It wasn’t until 1995 when Michael would sport a non-Air Jordan shoe in an NBA game; when he came back from retirement in 1995, Michael unofficially debuted the Air Jordan XI during the second round of the Playoffs. The White/Black-Dark Concord colorway was an immediate crowd-pleaser, but didn’t do much for the NBA bigwigs, as the white/black colorway did not fall in line with team-uniform guidelines and was unsuitable for use. For Game 3 of that series, Michael, with no shoes to wear, borrowed a pair of the Nike Air Flight One from Penny Hardaway’s stash, and cut off the heeltab as it featured Penny’s One-Cent logo. Michael ended up dropping 40 points that game, but the Bulls were not able to win the game. Michael’s final non-Jordan appearance came during his Washington Wizards days, when he wore the Jordan Team F.B.I. in the White/Royal and White/Varsity Red. Continue reading for a recap of the Non-Air Jordan Edition of Michael Jordan Through The Years and stay tuned to Sneaker News for the next installment of Michael Jordan Through The Years.
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April 7th, 2011 by John Kim
We’ve covered Michael’s early years, his championship dynasties, his first and second retirement, his Wizards comeback, and the NBA All-Star Game, but Michael also dominated the game on an international level. Two distinguished spots on his wall of awards and achievements go to Olympic Gold Medals that he earned as part of the 1984 Olympic Mens Basketball team, which featured a number of non-professional players that would soon enter the NBA, as well as the historic 1992 Dream Team, long regarded as the greatest assembly of basketball players of all time. Michael was the shining star of both teams, leading the 1984 team with 17.1 points per game and averaging just under 15 for the Dream Team in 1992.
After being drafted by the Chicago Bulls, Michael joined the likes of Patrick Ewing, Chris Mullin, and Sam Perkins – future NBA stars – on the 1984 United States Mens Basketball team. One of Michael’s budding rivals on the Olympic stage was Yugoslavian standout Drazen Petrovic, a superstar in Europe who led his home country to a Bronze Medal in the ’84 Olympics and a Silver in ’92, and Michael spoke fondly of Drazen and their short-lived battles during Olympic and NBA play. Michael Jordan did not wear Nike basketball shoes during the 1984 Olympics, but instead the Converse Star Player basketball shoe, as the entire ’84 squad was outfitted by Converse footwear.
1992 was another story; Michael Jordan had just completed his second straight NBA Championship and his seventh signature Air Jordan shoe with Nike was released. For the Olympic Games, Michael debuted an ‘Olympic’ colorway of the Air Jordan VII, which featured a white base accented by navy blue, red, and gold. A bit of controversy surrounded the Air Jordan VII, Nike, and the Olympic marketing stage; both Nike and Reebok were battling for international recognition as the premier basketball brand, and some of the Dream Team athletes – including Jordan – who had lucrative contracts with Nike refused to wear the Reebok warm-up suits. Instead, Michael and fellow Nike athletes turned the collars down and draped American flags over their chests to conceal any Reebok branding of any kind. Michael’s Olympic career is rather short-lived, but there’s plenty to see below, so check out the Olympic Spotlight below and stay tuned to Sneaker News for the next installment of Michael Jordan Through The Years.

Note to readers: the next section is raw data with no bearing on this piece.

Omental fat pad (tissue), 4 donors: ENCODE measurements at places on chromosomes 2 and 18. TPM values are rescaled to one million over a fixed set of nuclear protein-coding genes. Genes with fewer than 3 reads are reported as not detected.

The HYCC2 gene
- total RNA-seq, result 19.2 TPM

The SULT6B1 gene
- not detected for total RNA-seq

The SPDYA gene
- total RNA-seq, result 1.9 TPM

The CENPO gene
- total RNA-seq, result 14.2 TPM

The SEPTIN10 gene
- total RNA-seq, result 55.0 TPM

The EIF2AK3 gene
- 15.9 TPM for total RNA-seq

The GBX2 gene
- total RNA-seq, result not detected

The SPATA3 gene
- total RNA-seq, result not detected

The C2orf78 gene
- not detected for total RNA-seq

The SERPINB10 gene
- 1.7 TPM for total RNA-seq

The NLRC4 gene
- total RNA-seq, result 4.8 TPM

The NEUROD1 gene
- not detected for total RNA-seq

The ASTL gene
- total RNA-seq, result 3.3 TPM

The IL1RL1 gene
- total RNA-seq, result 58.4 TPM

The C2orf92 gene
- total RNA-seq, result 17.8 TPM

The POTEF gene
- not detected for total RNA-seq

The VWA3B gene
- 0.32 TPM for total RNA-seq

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March 31st, 2011 by John Kim
Sneaker News just closed out the Michael Jordan Through The Years yearly feature, detailing Michael Jordan and each and every Air Jordan shoe he wore in an NBA game. If you aren’t an expert on Michael’s history yet, we’re about to get a little more specific, focusing on those particular times where Michael Jordan and his spectacular game shined the brightest. The NBA All-Star Game is a good starting point, is it not? Michael’s been there fourteen times (played in just thirteen thanks to a broken foot during the ’85-’86 campaign), and took home the All-Star Game MVP trophy in 1988, 1996, and 1998. During All-Star play, Michael is the current all-time leader in points scored (262), field goals made (110), and field goals attempted (233), and holds various other single-game titles. Jordan had no problem shining the brightest among the world’s greatest stars, and that was partly in credit to his Air Jordan shoes.